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According to a recent article published in the British Journal of Haematology, prolonged administration of erythropoietin may provide better results compared to shorter courses in patients with myelodysplastic syndrome.

A myelodysplastic syndrome (MDS) is a disease in which the cells in a person’s bone marrow are not functioning normally. The bone marrow (and circulating blood) contains early blood-forming cells called stem cells, which grow and mature into the 3 blood cell types: white blood cells, which protect the body from infection; red blood cells, which carry oxygen to the tissues; and platelets, which help the blood to clot. In the case of MDS, not enough normal blood cells are being produced and/or the blood cells die prematurely. This condition is sometimes referred to as a pre-leukemia or “smoldering” leukemia because it often develops into leukemia, a type of cancer. Some patients with MDS also have additional abnormalities, including genetic abnormalities of the blood cells, a high number of immature blood cells (called blasts) in the bone marrow, or decreasing numbers of red blood cells, white blood cells, or platelets. These individuals are at a higher risk for a more rapid progression to leukemia than are those who have more favorable cell features. There are five different stages, or extent, of MDS that include (in order of disease progression) refractory anemia, refractory anemia with ringed sideroblasts, refractory anemia with excess blasts, refractory anemia with excess blasts in transition and chronic myelomonocytic leukemia.

Treatment of MDS often consists of the infusion of red blood cells or platelets to compensate for the inadequate production of these cells in the bone marrow. This therapy may ease the signs and symptoms of disease, such as anemia or fatigue, and may prolong survival time. However, transfusions may be associated with cost, discomfort, inconvenience, infection and rejection of donor cells. Researchers are investigating novel therapies for patients with MDS.

Erythropoietin (EPO) is a substance naturally produced by the kidneys that stimulates the bone marrow to produce and mature red blood cells. Several trials have shown an approximate 20% response rate in patients with MDS treated with EPO that has been produced in a laboratory.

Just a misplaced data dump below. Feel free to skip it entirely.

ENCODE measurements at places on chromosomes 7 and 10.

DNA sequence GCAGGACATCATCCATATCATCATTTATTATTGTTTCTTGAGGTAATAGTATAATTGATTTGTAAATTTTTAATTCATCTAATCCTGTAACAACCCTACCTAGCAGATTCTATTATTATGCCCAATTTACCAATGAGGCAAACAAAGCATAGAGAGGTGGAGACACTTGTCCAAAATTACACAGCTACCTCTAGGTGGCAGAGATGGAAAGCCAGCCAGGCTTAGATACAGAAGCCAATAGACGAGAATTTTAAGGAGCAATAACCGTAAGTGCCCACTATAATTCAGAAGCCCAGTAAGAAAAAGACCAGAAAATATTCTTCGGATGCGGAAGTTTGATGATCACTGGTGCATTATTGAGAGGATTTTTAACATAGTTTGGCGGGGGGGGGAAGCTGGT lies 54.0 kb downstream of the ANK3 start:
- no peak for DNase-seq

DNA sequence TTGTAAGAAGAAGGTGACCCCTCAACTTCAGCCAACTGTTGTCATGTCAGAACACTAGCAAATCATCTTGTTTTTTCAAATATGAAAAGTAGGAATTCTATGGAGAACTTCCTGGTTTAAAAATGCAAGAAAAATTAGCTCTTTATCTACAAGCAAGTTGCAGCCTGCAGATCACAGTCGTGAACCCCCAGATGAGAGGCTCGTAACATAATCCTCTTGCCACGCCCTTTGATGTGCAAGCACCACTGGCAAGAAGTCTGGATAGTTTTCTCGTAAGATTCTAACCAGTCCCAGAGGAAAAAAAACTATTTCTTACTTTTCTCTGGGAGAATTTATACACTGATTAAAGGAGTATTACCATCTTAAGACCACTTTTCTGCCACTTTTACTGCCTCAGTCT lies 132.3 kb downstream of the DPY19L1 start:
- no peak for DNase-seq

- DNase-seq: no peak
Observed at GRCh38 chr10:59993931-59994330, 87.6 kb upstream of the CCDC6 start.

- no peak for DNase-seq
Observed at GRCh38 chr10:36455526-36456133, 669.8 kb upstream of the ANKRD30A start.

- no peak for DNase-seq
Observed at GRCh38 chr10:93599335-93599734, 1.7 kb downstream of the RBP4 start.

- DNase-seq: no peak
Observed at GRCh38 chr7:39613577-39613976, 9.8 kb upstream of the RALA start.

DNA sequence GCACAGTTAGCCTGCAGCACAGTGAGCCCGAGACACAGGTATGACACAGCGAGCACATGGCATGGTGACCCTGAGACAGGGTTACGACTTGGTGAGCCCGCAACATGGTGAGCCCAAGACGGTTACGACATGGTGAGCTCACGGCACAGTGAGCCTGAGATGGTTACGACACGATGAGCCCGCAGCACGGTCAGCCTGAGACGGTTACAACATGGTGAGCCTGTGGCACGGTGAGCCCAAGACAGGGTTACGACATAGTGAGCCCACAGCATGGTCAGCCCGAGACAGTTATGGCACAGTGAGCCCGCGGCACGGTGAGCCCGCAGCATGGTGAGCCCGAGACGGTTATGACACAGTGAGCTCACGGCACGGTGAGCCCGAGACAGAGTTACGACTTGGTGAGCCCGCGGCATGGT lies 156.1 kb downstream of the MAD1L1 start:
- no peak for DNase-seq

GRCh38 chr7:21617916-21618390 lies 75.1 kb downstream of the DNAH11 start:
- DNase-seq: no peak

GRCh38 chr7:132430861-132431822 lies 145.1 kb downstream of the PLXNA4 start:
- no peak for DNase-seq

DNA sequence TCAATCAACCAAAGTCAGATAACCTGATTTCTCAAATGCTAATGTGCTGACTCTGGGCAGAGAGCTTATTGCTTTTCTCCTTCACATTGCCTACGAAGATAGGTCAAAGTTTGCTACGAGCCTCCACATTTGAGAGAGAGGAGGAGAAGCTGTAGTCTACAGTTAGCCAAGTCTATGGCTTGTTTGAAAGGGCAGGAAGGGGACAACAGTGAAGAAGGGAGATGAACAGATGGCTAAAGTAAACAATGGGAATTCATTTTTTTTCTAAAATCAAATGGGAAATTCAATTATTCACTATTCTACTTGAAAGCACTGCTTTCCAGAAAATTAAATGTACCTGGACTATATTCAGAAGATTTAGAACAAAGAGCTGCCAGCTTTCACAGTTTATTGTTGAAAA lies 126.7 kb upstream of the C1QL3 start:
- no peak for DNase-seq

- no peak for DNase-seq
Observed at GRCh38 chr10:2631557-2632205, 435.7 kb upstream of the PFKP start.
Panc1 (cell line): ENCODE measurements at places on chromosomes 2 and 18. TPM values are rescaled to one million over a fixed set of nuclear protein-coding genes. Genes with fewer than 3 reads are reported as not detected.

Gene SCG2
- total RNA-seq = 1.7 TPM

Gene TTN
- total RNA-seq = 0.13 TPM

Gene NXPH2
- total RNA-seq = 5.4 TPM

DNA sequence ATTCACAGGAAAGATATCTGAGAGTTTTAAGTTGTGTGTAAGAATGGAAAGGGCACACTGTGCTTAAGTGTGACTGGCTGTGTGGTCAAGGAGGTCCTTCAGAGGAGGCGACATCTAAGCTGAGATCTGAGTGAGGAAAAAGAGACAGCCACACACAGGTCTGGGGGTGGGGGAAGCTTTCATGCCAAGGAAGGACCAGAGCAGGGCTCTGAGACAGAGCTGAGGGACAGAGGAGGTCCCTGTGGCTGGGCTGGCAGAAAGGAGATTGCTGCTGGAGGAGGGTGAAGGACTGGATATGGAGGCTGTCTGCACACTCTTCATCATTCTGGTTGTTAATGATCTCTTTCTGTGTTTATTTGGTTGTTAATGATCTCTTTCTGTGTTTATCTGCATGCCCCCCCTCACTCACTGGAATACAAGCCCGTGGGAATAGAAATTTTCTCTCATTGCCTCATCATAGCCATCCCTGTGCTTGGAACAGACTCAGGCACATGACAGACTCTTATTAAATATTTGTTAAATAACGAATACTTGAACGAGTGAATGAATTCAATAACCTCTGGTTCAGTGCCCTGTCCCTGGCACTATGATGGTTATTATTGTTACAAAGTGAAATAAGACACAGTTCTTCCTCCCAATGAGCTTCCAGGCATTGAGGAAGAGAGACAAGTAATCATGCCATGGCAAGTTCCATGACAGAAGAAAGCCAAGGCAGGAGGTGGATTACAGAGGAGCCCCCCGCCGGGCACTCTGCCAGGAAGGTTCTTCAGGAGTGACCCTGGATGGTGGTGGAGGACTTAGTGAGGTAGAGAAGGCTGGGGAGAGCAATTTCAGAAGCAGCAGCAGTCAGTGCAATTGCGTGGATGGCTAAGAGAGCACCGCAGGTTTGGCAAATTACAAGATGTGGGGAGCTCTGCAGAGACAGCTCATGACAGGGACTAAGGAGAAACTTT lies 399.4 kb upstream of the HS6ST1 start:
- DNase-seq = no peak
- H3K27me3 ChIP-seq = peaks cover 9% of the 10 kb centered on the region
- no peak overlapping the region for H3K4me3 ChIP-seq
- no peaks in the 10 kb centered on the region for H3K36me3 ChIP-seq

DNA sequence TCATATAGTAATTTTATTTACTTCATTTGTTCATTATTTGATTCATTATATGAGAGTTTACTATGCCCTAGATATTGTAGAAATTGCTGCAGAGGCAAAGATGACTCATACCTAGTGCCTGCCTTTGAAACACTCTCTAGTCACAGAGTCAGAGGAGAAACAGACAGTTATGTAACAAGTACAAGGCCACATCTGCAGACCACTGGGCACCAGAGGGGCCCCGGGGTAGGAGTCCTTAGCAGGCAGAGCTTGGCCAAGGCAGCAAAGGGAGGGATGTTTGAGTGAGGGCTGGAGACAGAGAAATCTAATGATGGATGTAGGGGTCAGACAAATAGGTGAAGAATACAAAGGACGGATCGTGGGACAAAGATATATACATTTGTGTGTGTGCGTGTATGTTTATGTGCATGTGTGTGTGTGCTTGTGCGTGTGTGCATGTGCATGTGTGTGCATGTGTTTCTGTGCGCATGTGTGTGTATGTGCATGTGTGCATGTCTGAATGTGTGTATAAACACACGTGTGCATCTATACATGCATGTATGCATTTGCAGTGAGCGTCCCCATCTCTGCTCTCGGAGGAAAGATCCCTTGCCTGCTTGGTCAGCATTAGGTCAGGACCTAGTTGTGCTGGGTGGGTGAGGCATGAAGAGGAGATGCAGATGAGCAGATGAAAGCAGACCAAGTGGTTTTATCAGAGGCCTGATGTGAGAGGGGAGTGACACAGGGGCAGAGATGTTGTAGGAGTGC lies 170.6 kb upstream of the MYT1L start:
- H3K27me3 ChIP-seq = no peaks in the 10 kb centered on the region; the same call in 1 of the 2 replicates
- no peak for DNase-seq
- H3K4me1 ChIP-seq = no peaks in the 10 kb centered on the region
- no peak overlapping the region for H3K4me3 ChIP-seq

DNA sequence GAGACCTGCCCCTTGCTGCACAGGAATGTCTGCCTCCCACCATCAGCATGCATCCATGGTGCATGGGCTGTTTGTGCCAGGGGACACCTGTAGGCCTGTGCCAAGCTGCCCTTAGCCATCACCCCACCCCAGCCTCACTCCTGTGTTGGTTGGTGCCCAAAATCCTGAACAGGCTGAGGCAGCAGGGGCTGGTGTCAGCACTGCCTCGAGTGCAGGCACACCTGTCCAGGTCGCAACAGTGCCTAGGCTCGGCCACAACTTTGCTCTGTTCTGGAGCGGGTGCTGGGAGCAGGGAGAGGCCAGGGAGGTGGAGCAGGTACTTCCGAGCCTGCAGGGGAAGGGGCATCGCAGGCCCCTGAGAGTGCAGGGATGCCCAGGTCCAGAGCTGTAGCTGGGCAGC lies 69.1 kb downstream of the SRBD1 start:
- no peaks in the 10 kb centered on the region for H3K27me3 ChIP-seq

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Researchers from the Greek MDS Study Group recently conducted a clinical trial to determine if prolonged administration of EPO may improve response rates in patients with MDS. This trial involved 281 patients with varying stages of MDS who were treated with EPO and evaluated at 12 and 26 weeks of treatment. The response rate significantly increased at 26 weeks of treatment, compared to responses at 12 weeks of treatment. The overall response to EPO at 26 weeks was 45.1%, with specific responses being 48.3% for refractory anemia, 58.4% for refractory anemia with ringed sideroblasts, 33.8% for refractory anemia with excess blasts of less than 10% and 13% for patients with refractory anemia with excess blasts between 11%-20%. The average duration of response was 68 weeks and the risk of transformation to leukemia was 21.7%. The response rate was also higher in patients with favorable cytogenetics and higher levels of EPO in the blood prior to therapy.

These authors concluded that prolonged duration of EPO improved responses in patients with MDS, particularly those with low blast levels. Patients with MDS receiving EPO may wish to speak with their physician about the risks and benefits of prolonged treatment with EPO, compared to a shorter course of therapy, or participation in a clinical trial evaluating other novel therapeutic approaches. Sources of information regarding ongoing clinical trials include the National Cancer Institute (

Reference: Terpos E, Mougiou A, Kouraklis A, et al. Prolonged administration of erythropoietin increases erythroid response in myelodysplastic syndromes: a phase II trial in 281 patients.

British Journal of Haematology. 2002;118:174-180.